Sydney parks cordoned off, Mardi Gras event cancelled after asbestos concerns

By Thomson Reuters Feb 15, 2024 | 5:56 PM

SYDNEY (Reuters) – Australian authorities on Friday cordoned off areas in several parks in Sydney after the discovery of asbestos in mulch, while schools began precautionary testing as the government scrambled to remove the toxic material from public spaces.

Asbestos was found in a playground in Sydney’s inner west in January and subsequent investigations spotted it in recycled mulch at several locations near the park constructed above an underground road interchange.

Since then about 20 city sites including transport projects, a primary school, a supermarket and a hospital were confirmed contaminated.

Sydney City Council said it would begin inspecting 33 parks, some in popular tourist spots, and dozens of garden beds where the contaminated mulch may have been used. The testing will take up to several weeks.

About 700 students at a public school in Sydney’s southwest will be relocated to another school for several weeks after finding asbestos on campus. Inspections began at seven other schools.

The Sydney Gay and Lesbian Mardi Gras Fair Day event, which usually draws tens of thousands of revellers, scheduled for Sunday was cancelled after traces of asbestos were found around the Victoria Park venue.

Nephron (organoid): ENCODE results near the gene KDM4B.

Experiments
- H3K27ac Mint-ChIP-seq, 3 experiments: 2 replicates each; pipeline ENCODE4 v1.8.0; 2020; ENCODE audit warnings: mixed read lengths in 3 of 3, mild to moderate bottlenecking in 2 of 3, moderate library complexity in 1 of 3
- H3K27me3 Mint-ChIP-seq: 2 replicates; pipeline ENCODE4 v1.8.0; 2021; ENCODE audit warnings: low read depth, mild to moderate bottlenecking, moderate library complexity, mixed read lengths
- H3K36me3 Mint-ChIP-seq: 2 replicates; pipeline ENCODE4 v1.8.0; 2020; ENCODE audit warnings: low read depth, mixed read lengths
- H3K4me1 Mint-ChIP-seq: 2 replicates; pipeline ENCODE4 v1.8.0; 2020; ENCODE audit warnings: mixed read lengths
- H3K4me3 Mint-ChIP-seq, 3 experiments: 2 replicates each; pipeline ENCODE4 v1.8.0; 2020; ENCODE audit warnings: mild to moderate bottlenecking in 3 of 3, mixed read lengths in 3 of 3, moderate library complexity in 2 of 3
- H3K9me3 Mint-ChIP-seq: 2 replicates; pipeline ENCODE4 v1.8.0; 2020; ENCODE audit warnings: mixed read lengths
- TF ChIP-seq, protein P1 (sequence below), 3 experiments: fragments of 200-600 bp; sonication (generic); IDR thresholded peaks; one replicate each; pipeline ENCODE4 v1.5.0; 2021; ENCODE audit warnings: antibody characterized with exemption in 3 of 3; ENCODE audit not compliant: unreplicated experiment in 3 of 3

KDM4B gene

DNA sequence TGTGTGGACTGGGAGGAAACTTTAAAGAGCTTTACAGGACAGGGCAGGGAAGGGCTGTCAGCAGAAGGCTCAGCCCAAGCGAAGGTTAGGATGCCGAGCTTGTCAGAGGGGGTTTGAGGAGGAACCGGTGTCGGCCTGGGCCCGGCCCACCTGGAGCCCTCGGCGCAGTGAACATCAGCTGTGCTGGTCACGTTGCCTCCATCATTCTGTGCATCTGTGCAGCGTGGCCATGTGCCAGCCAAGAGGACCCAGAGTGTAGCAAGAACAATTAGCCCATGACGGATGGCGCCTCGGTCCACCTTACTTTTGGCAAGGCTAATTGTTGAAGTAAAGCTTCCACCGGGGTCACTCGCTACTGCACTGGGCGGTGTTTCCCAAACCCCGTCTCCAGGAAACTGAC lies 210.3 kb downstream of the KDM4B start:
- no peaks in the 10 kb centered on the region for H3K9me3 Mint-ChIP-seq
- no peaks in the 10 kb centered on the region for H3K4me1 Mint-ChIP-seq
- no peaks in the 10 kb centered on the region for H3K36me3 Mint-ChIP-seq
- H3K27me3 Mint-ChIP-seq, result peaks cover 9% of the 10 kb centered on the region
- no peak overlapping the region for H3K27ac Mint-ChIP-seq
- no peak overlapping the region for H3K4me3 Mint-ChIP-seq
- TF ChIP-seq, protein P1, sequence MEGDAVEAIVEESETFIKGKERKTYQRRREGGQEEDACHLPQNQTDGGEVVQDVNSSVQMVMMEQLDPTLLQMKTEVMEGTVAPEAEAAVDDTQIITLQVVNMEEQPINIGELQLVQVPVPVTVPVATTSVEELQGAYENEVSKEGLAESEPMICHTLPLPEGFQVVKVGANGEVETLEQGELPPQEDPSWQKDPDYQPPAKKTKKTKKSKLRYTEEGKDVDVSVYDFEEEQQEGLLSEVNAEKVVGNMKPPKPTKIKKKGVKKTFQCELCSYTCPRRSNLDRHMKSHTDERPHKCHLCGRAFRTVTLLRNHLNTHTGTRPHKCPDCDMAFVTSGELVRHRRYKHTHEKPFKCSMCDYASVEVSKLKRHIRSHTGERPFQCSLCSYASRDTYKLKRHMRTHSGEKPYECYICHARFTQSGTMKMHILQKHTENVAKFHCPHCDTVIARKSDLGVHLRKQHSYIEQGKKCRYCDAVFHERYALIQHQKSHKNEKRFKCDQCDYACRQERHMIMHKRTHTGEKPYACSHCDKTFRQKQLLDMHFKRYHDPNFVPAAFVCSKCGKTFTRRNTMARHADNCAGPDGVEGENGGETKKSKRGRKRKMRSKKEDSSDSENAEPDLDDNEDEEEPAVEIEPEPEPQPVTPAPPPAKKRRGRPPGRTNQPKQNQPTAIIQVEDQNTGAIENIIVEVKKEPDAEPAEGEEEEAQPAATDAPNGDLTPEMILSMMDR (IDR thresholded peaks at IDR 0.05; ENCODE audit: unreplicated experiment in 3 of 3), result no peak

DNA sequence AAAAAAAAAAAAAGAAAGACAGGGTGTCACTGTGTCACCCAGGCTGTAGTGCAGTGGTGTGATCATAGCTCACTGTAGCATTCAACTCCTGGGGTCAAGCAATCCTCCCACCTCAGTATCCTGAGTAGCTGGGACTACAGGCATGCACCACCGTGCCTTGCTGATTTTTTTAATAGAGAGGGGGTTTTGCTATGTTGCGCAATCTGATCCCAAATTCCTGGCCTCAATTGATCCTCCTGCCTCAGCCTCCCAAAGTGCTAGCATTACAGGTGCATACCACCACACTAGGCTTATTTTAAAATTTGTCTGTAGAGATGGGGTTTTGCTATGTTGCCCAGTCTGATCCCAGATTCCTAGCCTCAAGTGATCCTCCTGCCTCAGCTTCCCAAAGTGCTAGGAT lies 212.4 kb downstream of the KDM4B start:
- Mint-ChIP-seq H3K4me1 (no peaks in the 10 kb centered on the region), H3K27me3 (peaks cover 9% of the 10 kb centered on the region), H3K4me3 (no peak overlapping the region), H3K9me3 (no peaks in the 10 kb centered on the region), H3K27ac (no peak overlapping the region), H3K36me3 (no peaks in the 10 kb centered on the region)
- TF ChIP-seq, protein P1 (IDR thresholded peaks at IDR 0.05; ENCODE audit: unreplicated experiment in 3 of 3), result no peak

Asbestos became popular from the late 19th century onwards as a way to reinforce cement and for fireproofing, but research later found the inhalation of asbestos fibres could cause lung inflammation and cancer. It is now banned in much of the world.

The New South Wales state government on Thursday set up a taskforce to provide more resources and staff to help support the Environment Protection Authority’s investigations.

“This is the largest investigation the Environment Protection Authority has undertaken in recent decades. The complex, criminal investigation involves multiple lines of enquiry,” New South Wales Environment Minister Penny Sharpe said in a statement.

The government’s top priority is “contact tracing” down the supply chain, and to then facilitate testing, reporting and management of any positive results, Sharpe said.

(Reporting by Renju Jose in Sydney; Editing by Jamie Freed)